Mushroom Cultivation Workshops are a great way to learn how to grow mushrooms and meet mycophiles. I have been to 2 different workshops through the Bioneers Conference.
The first one was with the Missoula Guru Larry Evans with the WMMA and the Fungal Jungal. The idea with this one was to pasteurize straw, and then inoculate the pasteurized straw with Oyster mushroom spawn. Everyone got to participate and take a bag of inoculated straw home ready to produce mushrooms.
The process was simple and straight forward. We broke a bale of straw up, and then ran over it with a lawn mower until it was chewed up to smaller pieces. A steel barrel of water was heated with a propane burner until boiling. Larry had fashioned a basket out of hardware cloth with a handle of wire. we stuffed the basket loosely with straw and plunged it into the boiling water. It stayed about 20 minutes with a brick on top to keep it down. The basket was raised, drained some, and then dumped on a clean tarp. It took about 3 batches to complete. The straw was spread out and allowed to cool to a tepid temperature.
The bags of spawn were then spread out over all of the straw and was mixed by hand being careful not to step on the tarp. The inoculated straw was then bagged up in small plastic bags, and nails were used to poke holes throughout the bag. The bags of inoculated straw were then taken home by participants to grow fresh mushrooms. The mycelium quickly consumed the straw in the bag and in about 2 weeks I had fresh oyster mushrooms to eat.
Me and about 30 other people were turned on to the simplicity and complexity of growing mushrooms. You could see it in their eyes, they were hooked for life. I have been playing around with oyster mushrooms since, and am constantly amazed at the aggressiveness of this mushroom.
If you get a chance to attend a mushroom cultivation workshop, I would highly recommend it.
Mushroom hunting, or harvesting, is all about the patches that you find or grow. Once you find some good places that mushrooms grow, you have a (hopefully) private patch. Patches have obvious advantages because you have found or placed mushrooms there, so you have a better chance of finding mushrooms than wandering around the woods. Don’t get me wrong, I love to wander around the woods!
So you have your patch, and if you are careful you can harvest it for years. I also have found that patchs or mushroomy places sometimes produce several types of mushrooms at different times. Another handy thing about known patches, is they tell you when to wander about looking for new patches. If Oysters are flushing in your known spot, you are likely to find new sources when searching in the woods. I also keep my eye on some patches in town that I won’t eat for a variety of reasons. These patches tell me when my hidden mushroom patches, that are harder to get to, are ready to check.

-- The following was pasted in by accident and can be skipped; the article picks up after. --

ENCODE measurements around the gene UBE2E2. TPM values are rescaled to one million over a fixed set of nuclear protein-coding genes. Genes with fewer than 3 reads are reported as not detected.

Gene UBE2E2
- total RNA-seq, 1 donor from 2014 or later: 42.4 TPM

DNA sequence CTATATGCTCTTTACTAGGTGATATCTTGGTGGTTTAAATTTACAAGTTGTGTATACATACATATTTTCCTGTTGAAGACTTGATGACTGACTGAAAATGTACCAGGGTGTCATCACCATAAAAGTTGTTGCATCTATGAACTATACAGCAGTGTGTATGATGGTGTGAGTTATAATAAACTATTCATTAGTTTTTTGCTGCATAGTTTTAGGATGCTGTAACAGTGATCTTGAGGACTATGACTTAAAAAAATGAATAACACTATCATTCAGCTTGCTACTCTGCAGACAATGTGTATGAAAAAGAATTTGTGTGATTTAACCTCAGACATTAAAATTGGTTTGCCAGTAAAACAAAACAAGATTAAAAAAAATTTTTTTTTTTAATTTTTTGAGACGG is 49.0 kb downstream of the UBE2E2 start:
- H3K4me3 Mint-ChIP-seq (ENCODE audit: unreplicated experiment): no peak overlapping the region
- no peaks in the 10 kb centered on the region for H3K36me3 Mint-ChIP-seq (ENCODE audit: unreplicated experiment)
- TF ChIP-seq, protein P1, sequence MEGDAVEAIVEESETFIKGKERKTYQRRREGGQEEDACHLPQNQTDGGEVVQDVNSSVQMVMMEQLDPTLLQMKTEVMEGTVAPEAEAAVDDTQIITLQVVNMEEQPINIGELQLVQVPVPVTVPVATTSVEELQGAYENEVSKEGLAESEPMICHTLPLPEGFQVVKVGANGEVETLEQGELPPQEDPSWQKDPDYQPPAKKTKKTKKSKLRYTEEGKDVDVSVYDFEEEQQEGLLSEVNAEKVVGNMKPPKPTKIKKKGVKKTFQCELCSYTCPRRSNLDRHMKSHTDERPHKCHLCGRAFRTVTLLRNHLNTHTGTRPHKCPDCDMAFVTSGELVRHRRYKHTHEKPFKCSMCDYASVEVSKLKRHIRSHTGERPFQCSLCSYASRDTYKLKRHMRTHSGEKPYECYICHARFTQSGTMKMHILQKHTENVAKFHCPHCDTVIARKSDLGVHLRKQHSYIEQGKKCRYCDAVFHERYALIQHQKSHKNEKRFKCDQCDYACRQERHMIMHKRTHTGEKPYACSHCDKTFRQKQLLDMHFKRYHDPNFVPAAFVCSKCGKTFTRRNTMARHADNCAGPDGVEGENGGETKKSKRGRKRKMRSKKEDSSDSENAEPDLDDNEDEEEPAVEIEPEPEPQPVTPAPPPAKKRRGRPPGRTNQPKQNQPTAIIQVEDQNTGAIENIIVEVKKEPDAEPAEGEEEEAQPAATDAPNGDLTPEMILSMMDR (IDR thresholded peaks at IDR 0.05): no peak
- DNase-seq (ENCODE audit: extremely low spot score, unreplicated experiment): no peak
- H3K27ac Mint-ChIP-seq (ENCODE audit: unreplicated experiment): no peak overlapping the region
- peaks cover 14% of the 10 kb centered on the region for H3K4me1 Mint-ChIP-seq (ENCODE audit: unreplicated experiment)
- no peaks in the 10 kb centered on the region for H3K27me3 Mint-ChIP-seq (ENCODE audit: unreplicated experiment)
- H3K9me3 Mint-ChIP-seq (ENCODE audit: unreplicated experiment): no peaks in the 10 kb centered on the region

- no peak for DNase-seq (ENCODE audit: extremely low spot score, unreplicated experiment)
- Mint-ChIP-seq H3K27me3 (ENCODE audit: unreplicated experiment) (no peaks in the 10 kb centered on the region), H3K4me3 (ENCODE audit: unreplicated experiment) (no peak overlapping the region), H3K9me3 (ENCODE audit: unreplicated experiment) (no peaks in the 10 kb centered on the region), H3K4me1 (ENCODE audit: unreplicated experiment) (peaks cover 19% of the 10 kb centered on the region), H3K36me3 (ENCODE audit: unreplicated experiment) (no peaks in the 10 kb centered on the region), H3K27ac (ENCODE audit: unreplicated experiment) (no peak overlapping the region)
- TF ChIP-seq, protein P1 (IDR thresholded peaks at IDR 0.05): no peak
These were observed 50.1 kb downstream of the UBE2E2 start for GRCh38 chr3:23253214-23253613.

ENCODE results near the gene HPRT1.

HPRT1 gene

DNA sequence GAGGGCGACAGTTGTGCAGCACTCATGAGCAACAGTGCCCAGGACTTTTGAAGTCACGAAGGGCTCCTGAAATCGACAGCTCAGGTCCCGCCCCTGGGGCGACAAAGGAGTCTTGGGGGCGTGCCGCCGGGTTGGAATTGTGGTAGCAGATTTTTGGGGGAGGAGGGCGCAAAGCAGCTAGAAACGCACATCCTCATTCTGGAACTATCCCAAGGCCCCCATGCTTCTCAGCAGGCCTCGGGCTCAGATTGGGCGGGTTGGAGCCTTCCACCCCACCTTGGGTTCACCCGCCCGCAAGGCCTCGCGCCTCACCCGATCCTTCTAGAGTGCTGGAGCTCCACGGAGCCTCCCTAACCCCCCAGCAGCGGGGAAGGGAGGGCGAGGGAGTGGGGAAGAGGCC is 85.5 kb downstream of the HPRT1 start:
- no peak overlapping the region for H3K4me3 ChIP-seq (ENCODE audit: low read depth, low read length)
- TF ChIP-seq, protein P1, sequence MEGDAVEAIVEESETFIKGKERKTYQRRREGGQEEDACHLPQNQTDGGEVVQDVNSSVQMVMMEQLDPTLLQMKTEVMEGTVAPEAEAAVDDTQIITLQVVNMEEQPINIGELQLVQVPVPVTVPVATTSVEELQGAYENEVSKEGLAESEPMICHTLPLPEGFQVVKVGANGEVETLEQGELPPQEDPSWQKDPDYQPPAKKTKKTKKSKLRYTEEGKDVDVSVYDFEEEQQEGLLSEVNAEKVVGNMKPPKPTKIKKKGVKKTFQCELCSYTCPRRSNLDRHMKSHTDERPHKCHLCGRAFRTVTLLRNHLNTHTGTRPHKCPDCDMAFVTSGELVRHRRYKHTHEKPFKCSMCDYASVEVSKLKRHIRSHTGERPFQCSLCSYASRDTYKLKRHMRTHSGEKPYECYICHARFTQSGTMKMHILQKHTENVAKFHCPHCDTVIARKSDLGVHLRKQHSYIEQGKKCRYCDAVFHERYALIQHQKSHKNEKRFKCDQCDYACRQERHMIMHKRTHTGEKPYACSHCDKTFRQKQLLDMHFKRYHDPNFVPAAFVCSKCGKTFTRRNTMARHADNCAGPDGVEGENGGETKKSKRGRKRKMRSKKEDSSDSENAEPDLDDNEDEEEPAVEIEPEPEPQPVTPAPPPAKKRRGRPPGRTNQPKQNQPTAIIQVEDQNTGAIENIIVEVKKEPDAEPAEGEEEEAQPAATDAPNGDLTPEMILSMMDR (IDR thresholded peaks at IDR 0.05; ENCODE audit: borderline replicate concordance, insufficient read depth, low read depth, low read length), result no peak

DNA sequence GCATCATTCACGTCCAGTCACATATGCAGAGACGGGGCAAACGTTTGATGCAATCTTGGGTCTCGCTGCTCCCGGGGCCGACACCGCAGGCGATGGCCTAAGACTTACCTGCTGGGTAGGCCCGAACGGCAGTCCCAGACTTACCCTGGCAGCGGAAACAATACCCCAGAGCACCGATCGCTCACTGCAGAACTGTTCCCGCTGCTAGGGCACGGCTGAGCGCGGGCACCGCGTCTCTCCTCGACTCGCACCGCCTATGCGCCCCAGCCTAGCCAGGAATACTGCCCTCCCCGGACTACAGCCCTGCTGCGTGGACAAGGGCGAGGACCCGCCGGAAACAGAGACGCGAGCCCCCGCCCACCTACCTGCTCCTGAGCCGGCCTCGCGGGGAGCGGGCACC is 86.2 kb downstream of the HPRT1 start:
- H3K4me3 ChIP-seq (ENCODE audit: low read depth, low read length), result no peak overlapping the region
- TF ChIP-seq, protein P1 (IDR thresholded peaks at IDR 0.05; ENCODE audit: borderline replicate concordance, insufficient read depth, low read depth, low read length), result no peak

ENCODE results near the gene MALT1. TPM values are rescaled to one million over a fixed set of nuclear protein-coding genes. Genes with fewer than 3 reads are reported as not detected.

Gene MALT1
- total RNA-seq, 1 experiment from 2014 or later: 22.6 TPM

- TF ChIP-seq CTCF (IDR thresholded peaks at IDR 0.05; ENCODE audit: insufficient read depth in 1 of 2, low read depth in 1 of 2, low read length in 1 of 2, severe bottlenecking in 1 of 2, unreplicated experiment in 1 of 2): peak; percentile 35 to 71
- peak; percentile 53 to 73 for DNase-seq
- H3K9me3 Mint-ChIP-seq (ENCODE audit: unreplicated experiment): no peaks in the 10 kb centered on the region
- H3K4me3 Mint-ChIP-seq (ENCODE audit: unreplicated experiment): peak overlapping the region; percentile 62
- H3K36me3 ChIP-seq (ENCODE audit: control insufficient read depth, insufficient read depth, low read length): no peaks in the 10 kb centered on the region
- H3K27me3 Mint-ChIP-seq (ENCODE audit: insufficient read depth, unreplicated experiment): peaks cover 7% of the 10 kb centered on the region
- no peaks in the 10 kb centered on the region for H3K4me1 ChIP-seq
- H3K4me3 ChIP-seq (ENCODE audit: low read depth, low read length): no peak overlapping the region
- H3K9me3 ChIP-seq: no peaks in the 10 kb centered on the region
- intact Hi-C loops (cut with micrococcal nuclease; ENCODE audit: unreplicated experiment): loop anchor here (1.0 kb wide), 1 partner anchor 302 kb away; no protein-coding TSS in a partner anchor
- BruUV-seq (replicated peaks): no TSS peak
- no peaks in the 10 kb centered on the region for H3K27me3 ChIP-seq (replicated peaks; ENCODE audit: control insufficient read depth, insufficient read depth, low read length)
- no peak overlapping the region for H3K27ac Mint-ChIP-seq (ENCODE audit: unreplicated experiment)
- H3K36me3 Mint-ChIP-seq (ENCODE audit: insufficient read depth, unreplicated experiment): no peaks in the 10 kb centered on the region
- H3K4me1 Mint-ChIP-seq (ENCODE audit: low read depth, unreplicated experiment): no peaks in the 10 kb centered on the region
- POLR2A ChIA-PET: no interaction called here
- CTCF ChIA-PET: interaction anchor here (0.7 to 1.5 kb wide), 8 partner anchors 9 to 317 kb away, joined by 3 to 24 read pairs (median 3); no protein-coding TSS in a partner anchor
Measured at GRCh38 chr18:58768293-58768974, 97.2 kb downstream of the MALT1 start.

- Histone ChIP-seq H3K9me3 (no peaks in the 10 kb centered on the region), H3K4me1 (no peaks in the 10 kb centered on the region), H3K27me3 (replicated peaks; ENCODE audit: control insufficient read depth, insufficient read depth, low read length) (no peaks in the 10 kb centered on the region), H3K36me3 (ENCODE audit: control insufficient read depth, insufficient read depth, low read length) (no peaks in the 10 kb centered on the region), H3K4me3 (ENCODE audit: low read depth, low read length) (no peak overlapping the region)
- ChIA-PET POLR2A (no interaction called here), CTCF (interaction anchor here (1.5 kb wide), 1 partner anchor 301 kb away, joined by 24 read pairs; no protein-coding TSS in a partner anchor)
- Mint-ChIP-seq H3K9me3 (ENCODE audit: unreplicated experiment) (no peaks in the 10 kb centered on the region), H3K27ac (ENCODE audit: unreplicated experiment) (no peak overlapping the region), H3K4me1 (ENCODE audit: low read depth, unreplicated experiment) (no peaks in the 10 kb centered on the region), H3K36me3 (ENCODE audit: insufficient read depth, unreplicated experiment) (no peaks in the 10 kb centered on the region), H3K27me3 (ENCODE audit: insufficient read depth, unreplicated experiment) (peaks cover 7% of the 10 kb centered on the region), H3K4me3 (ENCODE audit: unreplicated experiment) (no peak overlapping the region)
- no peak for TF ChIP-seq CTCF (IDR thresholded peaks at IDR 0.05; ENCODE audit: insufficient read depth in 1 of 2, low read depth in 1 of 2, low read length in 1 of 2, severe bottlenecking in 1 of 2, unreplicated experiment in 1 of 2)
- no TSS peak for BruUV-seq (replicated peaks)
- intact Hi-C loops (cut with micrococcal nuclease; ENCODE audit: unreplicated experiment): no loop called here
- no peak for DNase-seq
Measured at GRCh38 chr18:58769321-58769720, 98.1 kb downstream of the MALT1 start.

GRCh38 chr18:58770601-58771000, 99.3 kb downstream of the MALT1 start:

This brings up an earlier topic of cultivating stump mushrooms, and watching them to indicate when their wild cousins are ready to check . I think this is an excellent way to know when to look for wild mushrooms and helps with identification of the wild cousin. Once you have grown Oysters you will know them in the wild.
I can not walk by a stump without thinking, that stump could be growing mushrooms. Stumps are the most under utilized substrate (material) for growing mushrooms that I see. Choosing the right mushroom for the stump is important, but many mushrooms will grow on a variety of stumps. Cottonwood stumps in particular will host a wide variety of mushrooms. The mushroom consumes the stump and the root system, and mushrooms can be harvested for years on a seasonal basis. The root system gives a place for the mycelium to hide in bad weather, and a place to get moisture for fruiting when the weather is ripe for the flush.
It bothers me to see stumps ground up, pulled out of the ground, or chemically removed, when they could be inoculated. Food can be harvested for years, and the stump is reduced to great soil for planting. When included with inoculation of the tree material removed, food can be harvested from a process that usually involves a lot of waste, and filling of our landfills.
Good candidates are oysters for hardwoods, and conifer corals for conifers. Inoculation can be with dowels or various spawns. This is another great way that mushrooms can help reduce waste while providing a usable product.
Hello fellow mycophiles,
I have been reading “Mycelium Running” by Paul Stamets. I have several of his books and have been inspired by them. This book blew my mind with his low tech approach to cultivation. His examples of growing mycelium on cardboard are worth the price of the book alone. I have learned a lot of new concepts from it and have not been able to put it down. Give it a try,